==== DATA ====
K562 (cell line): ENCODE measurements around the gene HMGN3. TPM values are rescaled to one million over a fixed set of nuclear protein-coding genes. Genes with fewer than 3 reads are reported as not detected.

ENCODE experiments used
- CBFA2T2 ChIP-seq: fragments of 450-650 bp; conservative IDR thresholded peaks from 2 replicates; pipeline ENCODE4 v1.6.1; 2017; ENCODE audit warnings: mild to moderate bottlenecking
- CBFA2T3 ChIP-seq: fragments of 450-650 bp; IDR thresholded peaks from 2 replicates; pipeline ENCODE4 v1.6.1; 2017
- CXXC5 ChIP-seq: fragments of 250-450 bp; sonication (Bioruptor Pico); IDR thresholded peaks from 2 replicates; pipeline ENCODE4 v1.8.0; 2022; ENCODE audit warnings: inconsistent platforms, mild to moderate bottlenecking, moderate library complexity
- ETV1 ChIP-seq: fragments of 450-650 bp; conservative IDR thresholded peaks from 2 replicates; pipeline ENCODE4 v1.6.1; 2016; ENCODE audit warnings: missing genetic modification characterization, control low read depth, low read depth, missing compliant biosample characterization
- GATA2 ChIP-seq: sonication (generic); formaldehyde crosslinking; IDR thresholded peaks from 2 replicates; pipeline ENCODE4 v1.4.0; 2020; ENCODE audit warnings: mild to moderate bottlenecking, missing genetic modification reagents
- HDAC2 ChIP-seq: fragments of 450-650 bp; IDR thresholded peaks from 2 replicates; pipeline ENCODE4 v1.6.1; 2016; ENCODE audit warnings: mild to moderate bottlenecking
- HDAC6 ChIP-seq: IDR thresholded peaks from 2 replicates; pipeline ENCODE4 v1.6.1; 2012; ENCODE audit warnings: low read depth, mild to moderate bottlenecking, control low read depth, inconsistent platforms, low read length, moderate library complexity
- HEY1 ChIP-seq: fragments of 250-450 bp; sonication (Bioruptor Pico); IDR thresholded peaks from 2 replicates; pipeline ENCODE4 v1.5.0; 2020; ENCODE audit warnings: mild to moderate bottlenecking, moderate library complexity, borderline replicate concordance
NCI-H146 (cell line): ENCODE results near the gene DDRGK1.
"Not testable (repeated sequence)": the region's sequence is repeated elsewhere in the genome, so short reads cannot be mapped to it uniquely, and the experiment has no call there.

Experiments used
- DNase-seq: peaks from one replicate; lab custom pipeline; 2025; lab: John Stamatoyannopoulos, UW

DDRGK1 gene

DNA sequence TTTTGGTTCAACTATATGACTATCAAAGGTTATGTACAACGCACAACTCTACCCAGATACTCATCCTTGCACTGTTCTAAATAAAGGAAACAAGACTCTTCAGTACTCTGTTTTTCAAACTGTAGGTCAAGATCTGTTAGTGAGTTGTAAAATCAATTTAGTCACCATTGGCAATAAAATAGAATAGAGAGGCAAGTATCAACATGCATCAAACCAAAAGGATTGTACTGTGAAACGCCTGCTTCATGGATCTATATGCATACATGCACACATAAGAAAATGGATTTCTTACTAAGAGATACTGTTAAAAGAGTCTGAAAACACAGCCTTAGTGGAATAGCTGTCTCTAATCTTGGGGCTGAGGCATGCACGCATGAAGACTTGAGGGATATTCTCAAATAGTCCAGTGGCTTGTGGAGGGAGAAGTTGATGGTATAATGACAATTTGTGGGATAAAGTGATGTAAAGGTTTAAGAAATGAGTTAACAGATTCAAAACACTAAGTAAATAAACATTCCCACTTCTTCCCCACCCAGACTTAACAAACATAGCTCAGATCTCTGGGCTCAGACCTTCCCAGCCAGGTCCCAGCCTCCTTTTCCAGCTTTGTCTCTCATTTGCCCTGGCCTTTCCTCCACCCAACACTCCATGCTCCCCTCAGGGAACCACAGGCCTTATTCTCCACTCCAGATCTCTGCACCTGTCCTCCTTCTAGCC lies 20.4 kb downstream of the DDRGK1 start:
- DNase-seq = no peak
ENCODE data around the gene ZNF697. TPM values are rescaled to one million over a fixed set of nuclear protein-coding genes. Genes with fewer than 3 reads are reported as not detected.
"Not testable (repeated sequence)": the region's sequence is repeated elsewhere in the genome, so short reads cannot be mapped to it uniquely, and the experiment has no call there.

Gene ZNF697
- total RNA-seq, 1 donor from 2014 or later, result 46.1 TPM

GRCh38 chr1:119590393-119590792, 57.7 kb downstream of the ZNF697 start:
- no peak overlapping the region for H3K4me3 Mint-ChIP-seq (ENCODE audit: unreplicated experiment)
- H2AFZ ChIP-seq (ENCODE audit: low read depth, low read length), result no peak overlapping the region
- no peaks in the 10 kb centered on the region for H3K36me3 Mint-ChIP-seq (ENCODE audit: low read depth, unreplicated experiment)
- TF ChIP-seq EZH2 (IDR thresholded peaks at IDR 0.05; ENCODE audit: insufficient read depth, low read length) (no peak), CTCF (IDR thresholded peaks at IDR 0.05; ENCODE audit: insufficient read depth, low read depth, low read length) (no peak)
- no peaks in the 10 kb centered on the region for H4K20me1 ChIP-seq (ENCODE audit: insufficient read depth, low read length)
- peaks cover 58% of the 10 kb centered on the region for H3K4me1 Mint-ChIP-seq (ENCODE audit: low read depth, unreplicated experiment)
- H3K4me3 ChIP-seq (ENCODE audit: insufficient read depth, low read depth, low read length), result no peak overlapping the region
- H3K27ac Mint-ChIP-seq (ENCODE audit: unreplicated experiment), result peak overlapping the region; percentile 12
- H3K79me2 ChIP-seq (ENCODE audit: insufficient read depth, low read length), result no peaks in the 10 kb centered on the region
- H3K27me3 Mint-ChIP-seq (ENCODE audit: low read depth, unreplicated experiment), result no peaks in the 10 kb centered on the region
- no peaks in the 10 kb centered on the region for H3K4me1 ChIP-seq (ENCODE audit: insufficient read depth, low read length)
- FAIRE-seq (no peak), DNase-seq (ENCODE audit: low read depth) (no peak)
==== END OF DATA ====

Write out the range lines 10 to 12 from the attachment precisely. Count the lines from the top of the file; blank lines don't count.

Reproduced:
- HEY1 ChIP-seq: fragments of 250-450 bp; sonication (Bioruptor Pico); IDR thresholded peaks from 2 replicates; pipeline ENCODE4 v1.5.0; 2020; ENCODE audit warnings: mild to moderate bottlenecking, moderate library complexity, borderline replicate concordance
NCI-H146 (cell line): ENCODE results near the gene DDRGK1.
"Not testable (repeated sequence)": the region's sequence is repeated elsewhere in the genome, so short reads cannot be mapped to it uniquely, and the experiment has no call there.